Written by Olivia Reddy, Masters student at BRL – Trial participant and Pod demonstration spectator.
Driverless cars have been in the news a lot over the past few years, and here in Bristol is one of the places you can find them. No, not on the roads just yet – but in the Bristol Robotics Laboratory (BRL), a collaboration between the University of the West of England and the University of Bristol. Researchers and engineers from BRL have been working as part of the VENTURER project in order to address two main aims: One, developing the technology in order to make autonomous vehicles; and Two, exploring how the public feel about it.
So far, the project has proved successful to the point where the technology is ready for the public to take a closer look. I’m one of the lucky ones who has been part of the public participation side of the trials so far, meaning that I’ve actually been driven by these driverless cars! At the beginning of July, I took part in VENTURER’s second trial on the UWE Frenchay campus where I was driven around a section of the campus in the VENTURER Wildcat. I also took part in the VENTURER Simulator trial inside the lab which simulated a drive around a virtual reality version of the same route.
But how does it feel? It’s a strange but exciting feeling being in the driver’s seat and watching the steering wheel move! The words ‘hands-free’ spring to mind. As part of the trial, I was asked to rate my feeling of trust towards the vehicle in a variety of different driving scenarios, for example when overtaking a stationary vehicle. All my ratings were higher than an eight out of ten because I felt very comfortable in the vehicle at all times. I think the best way I could describe my experience of being inside the Wildcat is: it’s just like jumping on any rollercoaster ride, there’s no driver and you don’t know what to expect, but you know it’s going to be safe and exciting.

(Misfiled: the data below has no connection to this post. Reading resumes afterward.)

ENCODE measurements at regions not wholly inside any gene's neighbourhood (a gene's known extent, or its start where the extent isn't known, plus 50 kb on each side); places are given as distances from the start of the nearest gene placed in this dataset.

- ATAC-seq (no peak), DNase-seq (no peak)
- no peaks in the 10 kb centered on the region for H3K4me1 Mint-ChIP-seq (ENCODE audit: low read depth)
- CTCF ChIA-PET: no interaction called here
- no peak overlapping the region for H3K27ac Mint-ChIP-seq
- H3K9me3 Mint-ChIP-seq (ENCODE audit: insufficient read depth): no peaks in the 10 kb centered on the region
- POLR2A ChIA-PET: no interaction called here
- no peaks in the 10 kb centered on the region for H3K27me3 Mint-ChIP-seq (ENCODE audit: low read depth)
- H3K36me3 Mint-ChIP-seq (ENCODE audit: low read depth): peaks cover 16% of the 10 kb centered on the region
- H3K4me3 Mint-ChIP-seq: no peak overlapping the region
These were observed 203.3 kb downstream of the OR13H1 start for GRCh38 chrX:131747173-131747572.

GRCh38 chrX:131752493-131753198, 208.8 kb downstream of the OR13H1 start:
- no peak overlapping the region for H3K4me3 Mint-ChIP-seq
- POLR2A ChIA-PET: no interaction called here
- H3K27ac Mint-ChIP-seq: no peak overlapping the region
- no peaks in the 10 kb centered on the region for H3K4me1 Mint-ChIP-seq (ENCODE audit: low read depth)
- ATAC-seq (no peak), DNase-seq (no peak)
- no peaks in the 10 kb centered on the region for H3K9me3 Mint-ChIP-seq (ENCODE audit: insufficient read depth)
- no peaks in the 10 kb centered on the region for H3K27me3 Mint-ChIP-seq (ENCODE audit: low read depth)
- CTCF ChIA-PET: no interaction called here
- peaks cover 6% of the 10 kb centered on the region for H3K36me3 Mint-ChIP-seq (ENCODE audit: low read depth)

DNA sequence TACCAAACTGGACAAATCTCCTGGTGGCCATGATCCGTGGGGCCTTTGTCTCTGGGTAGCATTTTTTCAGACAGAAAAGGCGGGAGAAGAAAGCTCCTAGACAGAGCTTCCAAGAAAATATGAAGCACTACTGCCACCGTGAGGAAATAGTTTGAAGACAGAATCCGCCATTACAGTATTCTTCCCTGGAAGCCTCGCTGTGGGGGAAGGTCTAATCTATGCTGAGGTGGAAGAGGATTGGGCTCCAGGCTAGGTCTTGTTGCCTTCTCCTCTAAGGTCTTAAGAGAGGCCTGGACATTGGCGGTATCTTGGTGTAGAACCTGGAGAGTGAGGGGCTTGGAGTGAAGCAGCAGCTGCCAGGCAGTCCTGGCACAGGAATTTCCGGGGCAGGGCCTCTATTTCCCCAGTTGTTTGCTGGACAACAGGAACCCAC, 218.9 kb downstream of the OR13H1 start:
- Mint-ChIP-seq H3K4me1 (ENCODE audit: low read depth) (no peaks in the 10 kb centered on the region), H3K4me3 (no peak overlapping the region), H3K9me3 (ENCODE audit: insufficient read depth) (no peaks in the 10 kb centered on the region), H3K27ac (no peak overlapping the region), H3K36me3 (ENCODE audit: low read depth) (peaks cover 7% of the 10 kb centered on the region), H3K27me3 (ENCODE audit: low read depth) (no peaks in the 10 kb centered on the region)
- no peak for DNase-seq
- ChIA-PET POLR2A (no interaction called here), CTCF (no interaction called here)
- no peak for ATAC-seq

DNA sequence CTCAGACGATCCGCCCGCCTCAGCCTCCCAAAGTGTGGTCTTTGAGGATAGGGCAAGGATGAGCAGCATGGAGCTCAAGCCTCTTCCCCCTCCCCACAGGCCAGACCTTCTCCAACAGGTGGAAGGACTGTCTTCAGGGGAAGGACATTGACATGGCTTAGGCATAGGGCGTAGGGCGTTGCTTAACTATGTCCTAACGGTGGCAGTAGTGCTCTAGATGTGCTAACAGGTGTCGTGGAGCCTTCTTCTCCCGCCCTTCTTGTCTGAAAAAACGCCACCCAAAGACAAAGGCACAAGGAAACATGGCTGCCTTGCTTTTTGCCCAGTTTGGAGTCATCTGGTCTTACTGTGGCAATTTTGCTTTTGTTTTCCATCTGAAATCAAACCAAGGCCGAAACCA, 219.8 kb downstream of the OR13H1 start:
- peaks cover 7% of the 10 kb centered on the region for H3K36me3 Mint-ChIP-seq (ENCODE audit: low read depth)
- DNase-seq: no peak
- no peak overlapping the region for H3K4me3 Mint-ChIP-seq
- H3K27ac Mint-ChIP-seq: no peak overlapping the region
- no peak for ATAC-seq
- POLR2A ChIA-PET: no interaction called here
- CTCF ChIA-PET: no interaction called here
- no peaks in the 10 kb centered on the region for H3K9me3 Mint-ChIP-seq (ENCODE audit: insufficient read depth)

At the start of August, the Wildcat, Twizy and Pod were all taken down to Millennium Square in the city centre of Bristol, as part of At-Bristol’s Festival of What if? . This was to see how the general public interact with AV on a wider scale. A large part of the square was coned off, allowing a safe space for the pod to drive in a figure-of-eight loop and allowing curious participants to take a ride.
Three of these participants were my parents and my brother, who were able to experience what it’s like to ride in an autonomous vehicle. Even my brother, who is a man of few words, said “that was pretty good” as he came out of the pod! My parents loved the experience, even though they felt a bit hesitant beforehand and had a few questions about it. My Dad even suggested that you could maybe improve people’s trust/confidence in the pod by installing a screen for passengers to watch where the vehicle is going, much like those in cars that have a re-view camera for parking. It’s aspects like this that should be considered when designing transport systems for the future.
Watching other members of the public see these driverless vehicles in a public setting was truly fascinating. Most people I spoke to seemed to love the idea of self-driving cars, especially after a long day of work or for short trips around town. I personally think that they’re pretty cool and rather exciting! It might take a while for more people to warm up to the idea, but I guess it all comes down to trust; and I for one trust them completely.